P2P Increases CD Sales
Canadian Gov't Study: P2P Increases CD Sales
Most extensive surveying to date of the Canadian population on music purchasing habits concludes that there is a positive correlation between file-sharing and CD sales.
The Impact of Music Downloads and P2P File-Sharing on the Purchase of Music: A Study For Industry Canada is a a newly commissioned study by Industry Canada, a ministry of the federal government, and includes some of the most extensive surveying to date on the music purchasing habits of the Canadian population .
Conducted by Birgitte Andersen and Marion Frenz of the Department of Management at the University of London in England, the study concludes that illegal file-sharing does not cause a decrease in music sales as the music industry has insisted all along. In fact, it does just the opposite, in that it apparently tends to actually INCREASE music purchasing.
"Our review of existing econometric studies suggests that P2P file-sharing tends to decrease music purchasing," says the study. "However, we find the opposite, namely that P2P file-sharing tends to increase rather than decrease music purchasing."
What makes the study so fascinating is that it's been commissioned and released with the blessings of the Canadian Federal Government and not some self-serving poll commissioned by the music industry.
Among the key findings:
For every 12 P2P downloaded songs, music purchases increase by 0.44 CDs. That is, downloading the equivalent of approximately one CD increases purchasing by about half of a CD.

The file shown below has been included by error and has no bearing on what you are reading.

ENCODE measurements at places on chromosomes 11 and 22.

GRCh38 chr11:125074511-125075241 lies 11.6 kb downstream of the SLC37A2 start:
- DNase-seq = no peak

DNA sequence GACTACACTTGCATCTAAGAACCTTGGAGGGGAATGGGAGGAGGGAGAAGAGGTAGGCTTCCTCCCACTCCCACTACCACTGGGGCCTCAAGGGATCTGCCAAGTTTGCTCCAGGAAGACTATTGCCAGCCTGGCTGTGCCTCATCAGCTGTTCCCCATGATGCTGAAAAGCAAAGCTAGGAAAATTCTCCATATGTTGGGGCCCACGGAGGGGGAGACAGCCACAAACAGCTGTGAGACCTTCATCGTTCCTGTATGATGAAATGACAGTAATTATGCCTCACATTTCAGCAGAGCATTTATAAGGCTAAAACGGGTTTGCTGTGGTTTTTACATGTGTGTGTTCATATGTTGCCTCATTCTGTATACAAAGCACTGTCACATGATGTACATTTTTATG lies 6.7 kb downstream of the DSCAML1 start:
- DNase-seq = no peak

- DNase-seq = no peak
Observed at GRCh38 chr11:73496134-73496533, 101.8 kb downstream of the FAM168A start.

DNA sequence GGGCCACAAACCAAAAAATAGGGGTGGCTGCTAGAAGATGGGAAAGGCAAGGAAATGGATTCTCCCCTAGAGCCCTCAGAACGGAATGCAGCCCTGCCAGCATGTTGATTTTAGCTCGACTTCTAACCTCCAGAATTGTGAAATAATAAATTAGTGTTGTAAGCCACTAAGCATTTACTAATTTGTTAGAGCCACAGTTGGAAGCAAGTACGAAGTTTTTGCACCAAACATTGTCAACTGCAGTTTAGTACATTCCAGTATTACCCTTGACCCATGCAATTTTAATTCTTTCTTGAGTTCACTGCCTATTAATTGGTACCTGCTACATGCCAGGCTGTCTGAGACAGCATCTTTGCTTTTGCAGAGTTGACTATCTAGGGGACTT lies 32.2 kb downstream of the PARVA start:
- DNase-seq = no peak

No relationship between P2P file-sharing and purchases of electronically-delivered music tracks (e.g., songs from iTunes).
Roughly half of all P2P tracks were downloaded because individuals wanted to hear songs before buying them or because they wanted to avoid purchasing the whole bundle of songs on the associated CDs and roughly one quarter were downloaded because they were not available for purchase.
Only the effect of illegally downloading music that is not available for purchase influenced music purchasing, with a 1% increase in such downloads being associated with nearly a 4% increase in CD purchases.
People who also own an MP3 player appear to be less likely to purchase CD albums.
The study also found that other forms of entertainment such as movies, concert tickets, and video games tend to increase with music purchases. It has been argued in the literature that the increase in the number of entertainment choices has led to a decline in music purchasing, but the study concludes otherwise. It found that a reported interest in music is very strongly associated with music purchases.
Moreover, this analysis of the Canadian P2P file-sharing subpopulation suggests that there is a strong positive relationship between file-sharing and CD purchasing. That is, among Canadians actually engaged in it, P2P file-sharing increases CD purchasing. Furthermore, it finds indirect evidence of the 'market creation' effect of P2P file-sharing when music is otherwise unavailable.
The study is somewhat difficult to sort through, but the conclusions are unmistakable: file-sharing actually benefits music sales. It basically confirms what I've said all along and that's that BitTorrent tracker sites like OiNK actually made better music fans of us all and allowed us to discover new music that we wouldn't have found otherwise. You can read the study for yourself here.